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Static fields in QED

  1. May 25, 2012 #1
    The standard layman description of QED is that forces are no longer mediated by fields present at all points in space, but by particles that are (presumably?) at least somewhat localized, and carry some energy. Forces are then exchanged between two electrons by "exchanging photons" -- at the most basic level, it's usually at least implied that this works like momentum transferred between two people passing a ball back and forth, but there's usually a disclaimer that this "isn't exactly right".

    However, the examples given inevitably deal with the very specific phenomena of radiation emission -- where classically energy is lost by the emitter (electron) and carried away by the field...if static fields are mentioned, they are quickly dismissed with a mention of "virtual photons".

    So, my question: what is the QED explanation for the Coulomb force between two particles constrained to sit motionless in proximity of one another? E.g. Does modern understanding of QED really add anything to the description of the forces beyond classical one of force-carrying fields?
  2. jcsd
  3. May 25, 2012 #2


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    Hey, very good, jjustinn, I think it's the first time this week this question has come up! :smile:
    More like "almost totally wrong." Taken literally, this picture leads to a series of very logical-sounding followup questions, such as:

    How many photons? How often are they exchanged? How can they cause unlike charges to attract? What happens if one of them misses?

    Well here's the truth: photons have a polarization vector. And so there are two types of photons: longitudinal and transverse, depending on which way the polarization vector points. Transverse photons are useful for describing radiation, while longitudinal photons are associated with the Coulomb field but frankly are not all that useful. One of the first things you do in QED is to show that longitudinal photons can be eliminated and replaced by the familiar 1/r potential between the source charges. (Note: "virtual" photons is not the issue. Both transverse and longitudinal photons can be virtual.)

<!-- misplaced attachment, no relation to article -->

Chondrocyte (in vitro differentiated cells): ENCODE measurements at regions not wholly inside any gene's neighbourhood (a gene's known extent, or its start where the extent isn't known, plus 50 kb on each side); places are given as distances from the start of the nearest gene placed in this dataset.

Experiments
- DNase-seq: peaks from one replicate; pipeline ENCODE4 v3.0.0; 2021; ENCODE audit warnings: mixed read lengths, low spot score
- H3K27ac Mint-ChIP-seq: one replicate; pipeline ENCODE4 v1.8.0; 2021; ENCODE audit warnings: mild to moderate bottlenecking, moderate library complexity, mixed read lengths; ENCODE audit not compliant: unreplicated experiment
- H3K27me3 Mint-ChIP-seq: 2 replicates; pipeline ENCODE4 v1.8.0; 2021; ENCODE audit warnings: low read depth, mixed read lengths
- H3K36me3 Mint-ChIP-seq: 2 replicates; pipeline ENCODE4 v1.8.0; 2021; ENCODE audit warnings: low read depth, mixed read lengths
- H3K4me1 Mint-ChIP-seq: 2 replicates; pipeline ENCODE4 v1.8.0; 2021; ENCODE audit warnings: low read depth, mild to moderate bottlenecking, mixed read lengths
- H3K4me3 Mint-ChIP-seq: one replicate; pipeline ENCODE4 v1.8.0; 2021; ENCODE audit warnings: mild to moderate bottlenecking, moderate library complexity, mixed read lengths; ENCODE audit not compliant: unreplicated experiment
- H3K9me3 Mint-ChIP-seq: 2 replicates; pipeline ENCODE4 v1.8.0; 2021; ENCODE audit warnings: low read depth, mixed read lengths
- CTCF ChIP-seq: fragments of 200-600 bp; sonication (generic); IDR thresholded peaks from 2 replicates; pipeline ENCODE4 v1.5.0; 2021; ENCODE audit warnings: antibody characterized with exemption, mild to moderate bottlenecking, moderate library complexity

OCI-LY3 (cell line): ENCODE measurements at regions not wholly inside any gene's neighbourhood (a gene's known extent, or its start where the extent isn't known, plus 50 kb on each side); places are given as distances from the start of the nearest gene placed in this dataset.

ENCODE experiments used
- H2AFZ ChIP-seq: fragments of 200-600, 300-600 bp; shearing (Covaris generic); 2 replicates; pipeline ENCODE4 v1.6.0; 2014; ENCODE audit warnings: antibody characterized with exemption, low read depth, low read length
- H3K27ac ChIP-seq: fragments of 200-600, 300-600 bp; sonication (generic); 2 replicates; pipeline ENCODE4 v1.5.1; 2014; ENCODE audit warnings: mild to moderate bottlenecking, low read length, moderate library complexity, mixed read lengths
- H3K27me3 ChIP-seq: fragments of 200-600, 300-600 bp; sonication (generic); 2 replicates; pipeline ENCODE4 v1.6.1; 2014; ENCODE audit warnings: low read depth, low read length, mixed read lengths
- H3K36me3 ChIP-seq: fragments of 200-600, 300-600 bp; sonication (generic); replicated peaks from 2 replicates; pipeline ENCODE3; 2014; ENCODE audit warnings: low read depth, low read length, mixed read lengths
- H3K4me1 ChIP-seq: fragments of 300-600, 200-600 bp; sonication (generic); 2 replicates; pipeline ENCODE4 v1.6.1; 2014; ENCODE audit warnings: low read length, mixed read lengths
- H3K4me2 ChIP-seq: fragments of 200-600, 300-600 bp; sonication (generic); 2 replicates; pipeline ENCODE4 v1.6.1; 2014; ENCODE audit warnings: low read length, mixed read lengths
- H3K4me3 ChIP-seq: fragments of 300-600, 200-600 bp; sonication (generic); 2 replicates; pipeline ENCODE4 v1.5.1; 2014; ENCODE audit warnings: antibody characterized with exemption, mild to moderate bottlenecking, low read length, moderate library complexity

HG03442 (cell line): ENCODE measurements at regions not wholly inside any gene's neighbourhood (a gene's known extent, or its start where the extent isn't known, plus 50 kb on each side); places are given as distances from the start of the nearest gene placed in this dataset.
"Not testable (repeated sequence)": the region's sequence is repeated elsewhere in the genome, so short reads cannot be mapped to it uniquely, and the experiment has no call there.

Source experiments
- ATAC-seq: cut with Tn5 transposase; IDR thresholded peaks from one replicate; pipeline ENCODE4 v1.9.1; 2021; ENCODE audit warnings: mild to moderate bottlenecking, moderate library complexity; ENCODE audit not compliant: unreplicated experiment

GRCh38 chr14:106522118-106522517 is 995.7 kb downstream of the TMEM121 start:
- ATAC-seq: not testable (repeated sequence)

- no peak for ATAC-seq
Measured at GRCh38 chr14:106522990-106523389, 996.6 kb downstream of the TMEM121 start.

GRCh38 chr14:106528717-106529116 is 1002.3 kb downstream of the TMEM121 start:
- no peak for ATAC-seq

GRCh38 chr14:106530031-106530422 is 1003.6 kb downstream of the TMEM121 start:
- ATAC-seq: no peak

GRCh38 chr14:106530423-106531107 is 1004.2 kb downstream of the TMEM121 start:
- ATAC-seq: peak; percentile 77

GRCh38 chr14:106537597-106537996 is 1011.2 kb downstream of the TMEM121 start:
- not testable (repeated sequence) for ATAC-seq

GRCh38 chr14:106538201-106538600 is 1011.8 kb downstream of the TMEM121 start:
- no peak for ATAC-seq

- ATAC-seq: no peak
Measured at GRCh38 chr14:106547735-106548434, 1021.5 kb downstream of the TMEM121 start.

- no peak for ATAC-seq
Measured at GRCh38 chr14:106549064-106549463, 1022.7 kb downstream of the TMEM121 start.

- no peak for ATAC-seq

Yes, what you get in QED in addition to the classical description is a foundation upon which higher order corrections can be built. The Coulomb potential is not exactly 1/r for example. This leads to small but observable effects in atomic energy levels like the Lamb shift.
  4. May 26, 2012 #3
    I was worried about mentioning the hated force-exchange-as-Newtonian-game-of-catch metaphor for just that reason (e.g. that it would turn into a discussion about how it was wrong rather than the main question), but now I'm really confused--you deftly avoided the flamebait and succinctly answered the main question (eg "yeah, QED is just corrections to force-field theory"), but your "logical follow ups" seem a little too logical to me at the moment (save the one about attractive forces -- I *know* I've read that discussion here numerous times).

    So...indulge me? With a photodetector, you can detect individual photons -- transverse ones at least -- so the question “how many/how often are they emitted/what if one misses" seems to be an elementary exercise (given a sensitive-enough detector and a weak-enough emitter, at least).

    I can see how with a static force this becomes tricky, because in that case there's no "emitter" in the sense of a radiation field (since by definition when it's changing it's not static) -- but as you say, these longitudinal photons can be as real as transverse ones (obviously, since the transverse/longitudinal split exists in classical ED as well).

    So -- what am I missing? Why are those questions not "very logical"? Apologies in advance for asking what must be a common question, but I couldn't find it in the last few pages of your post history, so maybe it will at least be a fun trip down memory lane to last week (or the week prior).
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